Danish political parties, which called for an investigation into alleged double-dealing over CIA rendition flights in Denmark and Greenland when in opposition, have been criticised for backtracking now they are in power.
WikiLeaks cables released last year indicated that former foreign minister Per Stig Moller told parliament he would demand answers from the US while also asking Washington to stop avoiding questions on the alleged torture flights across the region. All political parties from Greenland, along with the Danish opposition at the time – the Social Liberals, the Socialist People’s Party and the Social Democrats – demanded answers.
“Given our current data, I suspect the Danish authorities have given the CIA permission to use Danish airspace,” Justus Hansen, the head of the Greenlandic parliament’s foreign policy and security committee, said at the time.
“We have summoned the Prime Minister and the Foreign Minister because we want to shed every light on this embarrassing scandal,” Niels Helveg Petersen, a spokesman for the Social Liberals, told news agency AFP in January.
Now in power, the Danish parties have angered law makers by going back on their word and deciding that giving Greenland access to their information is “sufficient”, and that a probe is no longer needed.
“To avoid a backwards-looking and costly investigation, the government has decided that it would be sufficient to reinstate the offer to Greenland that they can have free and complete access to all relevant information if Greenland determines that to be necessary,” new foreign minister Villy Sovndal told Jyllands-Posten.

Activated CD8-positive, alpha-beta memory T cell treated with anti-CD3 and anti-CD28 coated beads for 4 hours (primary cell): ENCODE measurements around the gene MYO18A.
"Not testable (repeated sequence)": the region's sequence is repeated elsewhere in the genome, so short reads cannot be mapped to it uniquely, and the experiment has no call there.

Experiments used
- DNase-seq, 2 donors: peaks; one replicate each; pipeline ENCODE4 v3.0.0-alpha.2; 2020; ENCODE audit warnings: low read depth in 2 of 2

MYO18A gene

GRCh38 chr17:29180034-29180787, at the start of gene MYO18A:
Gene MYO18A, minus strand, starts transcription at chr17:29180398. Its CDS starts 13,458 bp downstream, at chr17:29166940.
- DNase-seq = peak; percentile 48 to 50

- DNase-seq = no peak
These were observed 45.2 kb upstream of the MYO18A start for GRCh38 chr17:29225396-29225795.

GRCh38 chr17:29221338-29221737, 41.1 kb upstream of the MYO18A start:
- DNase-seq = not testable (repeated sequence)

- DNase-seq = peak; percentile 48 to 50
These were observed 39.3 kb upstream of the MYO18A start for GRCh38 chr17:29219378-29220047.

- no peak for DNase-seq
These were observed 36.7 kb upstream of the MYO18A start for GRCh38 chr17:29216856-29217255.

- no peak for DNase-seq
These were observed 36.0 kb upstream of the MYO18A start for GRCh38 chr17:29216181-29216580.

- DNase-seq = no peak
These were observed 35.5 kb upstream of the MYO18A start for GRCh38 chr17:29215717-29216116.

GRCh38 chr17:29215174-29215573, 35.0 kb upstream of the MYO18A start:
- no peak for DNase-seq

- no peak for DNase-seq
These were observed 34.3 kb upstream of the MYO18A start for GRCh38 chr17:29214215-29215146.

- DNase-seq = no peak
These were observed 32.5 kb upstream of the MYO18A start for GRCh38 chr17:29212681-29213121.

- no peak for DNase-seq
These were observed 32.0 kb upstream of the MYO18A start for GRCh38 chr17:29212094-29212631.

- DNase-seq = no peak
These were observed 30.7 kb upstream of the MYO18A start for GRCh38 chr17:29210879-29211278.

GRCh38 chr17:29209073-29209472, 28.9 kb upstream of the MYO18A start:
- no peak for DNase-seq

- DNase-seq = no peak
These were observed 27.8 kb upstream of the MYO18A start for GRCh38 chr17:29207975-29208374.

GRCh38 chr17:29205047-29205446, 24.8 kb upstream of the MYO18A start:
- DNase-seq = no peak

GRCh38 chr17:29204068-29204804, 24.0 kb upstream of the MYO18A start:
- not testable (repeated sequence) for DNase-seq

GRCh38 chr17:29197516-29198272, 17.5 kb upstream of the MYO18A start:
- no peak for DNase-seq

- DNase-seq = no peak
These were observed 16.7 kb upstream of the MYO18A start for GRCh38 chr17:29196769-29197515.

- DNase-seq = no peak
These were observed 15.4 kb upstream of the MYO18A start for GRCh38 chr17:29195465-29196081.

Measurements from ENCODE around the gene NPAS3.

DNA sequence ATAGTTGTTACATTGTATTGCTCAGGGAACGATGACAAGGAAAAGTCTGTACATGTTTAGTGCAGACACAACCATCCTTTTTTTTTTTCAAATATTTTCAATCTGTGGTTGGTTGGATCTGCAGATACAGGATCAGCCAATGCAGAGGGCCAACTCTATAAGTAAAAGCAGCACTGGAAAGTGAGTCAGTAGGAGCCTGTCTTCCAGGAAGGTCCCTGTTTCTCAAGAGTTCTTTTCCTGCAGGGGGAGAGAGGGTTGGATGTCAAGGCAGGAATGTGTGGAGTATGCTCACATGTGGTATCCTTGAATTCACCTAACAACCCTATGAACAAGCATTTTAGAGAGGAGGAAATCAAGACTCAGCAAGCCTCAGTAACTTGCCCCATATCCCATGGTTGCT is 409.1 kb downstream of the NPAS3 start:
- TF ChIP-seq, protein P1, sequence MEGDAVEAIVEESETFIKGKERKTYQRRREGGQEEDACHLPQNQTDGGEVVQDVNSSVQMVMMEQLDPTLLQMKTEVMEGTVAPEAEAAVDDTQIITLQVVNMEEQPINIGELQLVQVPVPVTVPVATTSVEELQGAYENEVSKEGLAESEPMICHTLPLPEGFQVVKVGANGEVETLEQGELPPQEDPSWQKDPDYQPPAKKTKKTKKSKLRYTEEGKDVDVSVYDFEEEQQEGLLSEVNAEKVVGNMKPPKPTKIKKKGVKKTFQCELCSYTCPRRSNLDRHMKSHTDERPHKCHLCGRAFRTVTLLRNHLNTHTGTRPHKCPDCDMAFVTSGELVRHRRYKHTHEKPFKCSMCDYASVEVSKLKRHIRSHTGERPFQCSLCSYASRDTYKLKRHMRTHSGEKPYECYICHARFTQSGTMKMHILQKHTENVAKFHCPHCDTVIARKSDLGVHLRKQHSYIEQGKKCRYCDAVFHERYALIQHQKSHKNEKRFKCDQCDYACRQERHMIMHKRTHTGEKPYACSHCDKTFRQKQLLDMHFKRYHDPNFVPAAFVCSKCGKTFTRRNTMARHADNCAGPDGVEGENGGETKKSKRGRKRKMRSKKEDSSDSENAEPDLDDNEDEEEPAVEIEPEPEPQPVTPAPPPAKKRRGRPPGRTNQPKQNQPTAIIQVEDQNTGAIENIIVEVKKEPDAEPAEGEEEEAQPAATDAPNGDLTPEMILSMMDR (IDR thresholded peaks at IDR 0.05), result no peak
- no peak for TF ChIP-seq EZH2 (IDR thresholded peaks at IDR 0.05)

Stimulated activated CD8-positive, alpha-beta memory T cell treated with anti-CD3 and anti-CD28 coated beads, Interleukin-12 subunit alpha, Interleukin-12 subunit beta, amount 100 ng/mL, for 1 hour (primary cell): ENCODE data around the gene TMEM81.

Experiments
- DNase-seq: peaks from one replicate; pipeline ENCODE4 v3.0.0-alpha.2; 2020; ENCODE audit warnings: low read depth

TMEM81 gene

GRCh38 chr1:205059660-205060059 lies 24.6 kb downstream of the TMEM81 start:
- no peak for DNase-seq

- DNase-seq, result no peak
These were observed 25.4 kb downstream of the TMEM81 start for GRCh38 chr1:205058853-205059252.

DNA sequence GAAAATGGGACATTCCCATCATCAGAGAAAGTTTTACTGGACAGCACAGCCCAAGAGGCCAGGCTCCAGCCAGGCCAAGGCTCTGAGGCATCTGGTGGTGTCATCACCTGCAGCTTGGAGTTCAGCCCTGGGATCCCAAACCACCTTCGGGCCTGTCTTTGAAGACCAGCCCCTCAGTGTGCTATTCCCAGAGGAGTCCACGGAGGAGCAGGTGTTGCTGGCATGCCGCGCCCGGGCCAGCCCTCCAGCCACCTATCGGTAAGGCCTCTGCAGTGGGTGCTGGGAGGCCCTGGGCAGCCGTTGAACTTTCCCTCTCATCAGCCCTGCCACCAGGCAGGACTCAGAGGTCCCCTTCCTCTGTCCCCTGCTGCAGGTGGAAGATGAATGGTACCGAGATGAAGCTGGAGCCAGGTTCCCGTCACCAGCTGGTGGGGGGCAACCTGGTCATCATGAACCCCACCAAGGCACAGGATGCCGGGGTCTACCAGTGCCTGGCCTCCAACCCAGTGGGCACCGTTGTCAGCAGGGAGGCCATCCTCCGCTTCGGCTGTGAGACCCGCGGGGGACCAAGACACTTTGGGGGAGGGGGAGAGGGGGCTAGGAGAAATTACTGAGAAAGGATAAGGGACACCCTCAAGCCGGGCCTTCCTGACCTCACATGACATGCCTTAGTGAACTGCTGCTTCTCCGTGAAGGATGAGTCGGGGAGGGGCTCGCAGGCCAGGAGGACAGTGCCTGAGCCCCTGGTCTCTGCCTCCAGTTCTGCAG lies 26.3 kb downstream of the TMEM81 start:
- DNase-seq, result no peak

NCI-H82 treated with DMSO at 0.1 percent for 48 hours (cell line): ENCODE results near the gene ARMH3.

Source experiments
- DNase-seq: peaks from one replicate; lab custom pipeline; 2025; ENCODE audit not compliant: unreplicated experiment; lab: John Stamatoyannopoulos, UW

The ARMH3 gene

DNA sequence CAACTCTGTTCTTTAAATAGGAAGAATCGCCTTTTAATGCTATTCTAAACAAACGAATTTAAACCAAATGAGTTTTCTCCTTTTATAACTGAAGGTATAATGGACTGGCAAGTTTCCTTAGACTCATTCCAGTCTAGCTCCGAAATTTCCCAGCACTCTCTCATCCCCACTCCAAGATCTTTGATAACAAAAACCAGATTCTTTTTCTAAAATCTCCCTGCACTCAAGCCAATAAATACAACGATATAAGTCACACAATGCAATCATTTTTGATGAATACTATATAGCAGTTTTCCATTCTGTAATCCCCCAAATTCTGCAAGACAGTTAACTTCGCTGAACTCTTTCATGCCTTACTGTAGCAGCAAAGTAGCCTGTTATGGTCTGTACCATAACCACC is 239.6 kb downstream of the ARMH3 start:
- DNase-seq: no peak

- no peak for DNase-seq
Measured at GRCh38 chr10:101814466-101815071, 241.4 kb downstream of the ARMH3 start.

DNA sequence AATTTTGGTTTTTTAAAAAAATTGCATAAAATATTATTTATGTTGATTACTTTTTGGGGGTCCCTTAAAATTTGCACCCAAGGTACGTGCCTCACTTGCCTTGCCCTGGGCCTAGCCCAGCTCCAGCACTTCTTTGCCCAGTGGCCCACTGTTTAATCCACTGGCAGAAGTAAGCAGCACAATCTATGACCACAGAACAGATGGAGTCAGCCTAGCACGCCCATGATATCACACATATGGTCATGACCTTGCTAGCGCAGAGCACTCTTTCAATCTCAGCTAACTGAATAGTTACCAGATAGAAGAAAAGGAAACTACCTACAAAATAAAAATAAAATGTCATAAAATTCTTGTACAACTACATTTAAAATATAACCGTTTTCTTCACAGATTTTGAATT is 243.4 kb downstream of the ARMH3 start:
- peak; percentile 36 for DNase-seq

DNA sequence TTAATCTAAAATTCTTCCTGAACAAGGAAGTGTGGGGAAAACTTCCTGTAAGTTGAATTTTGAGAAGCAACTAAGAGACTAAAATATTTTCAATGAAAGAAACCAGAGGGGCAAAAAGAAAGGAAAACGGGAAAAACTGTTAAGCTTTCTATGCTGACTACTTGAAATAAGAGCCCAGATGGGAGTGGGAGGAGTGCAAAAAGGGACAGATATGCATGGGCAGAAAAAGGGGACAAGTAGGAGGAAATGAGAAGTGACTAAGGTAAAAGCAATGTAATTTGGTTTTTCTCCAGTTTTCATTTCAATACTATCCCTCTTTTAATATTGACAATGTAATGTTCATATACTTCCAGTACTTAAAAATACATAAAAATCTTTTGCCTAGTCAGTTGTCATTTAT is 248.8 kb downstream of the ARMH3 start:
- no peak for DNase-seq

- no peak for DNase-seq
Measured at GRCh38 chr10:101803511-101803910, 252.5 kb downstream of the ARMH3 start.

Tue Magnussen, of the United Nations Association of Denmark, slammed Sovndal for going back on his word. “Villy Sovndal says that all they will do is offer Greenland access to the information,” Magnussen told The Copenhagen Post. “On the one hand that is a good offer, but Greenland was only part of the problem. As a country that has been a forerunner in the fight against torture, Denmark has a special obligation to thoroughly investigate the way it may have been involved in the transport of detainees.”
“We are owed an explanation,” he continued. “Did the renditions also mean torture? The only way to stop such things is to do a thorough investigation and draw conclusions.”
Liberal Soren Pind, Denmark’s former immigration and development minister, however, commended the decision. “I take my hat off to Villy Sovndal,” he said. “It was a patriotic act.”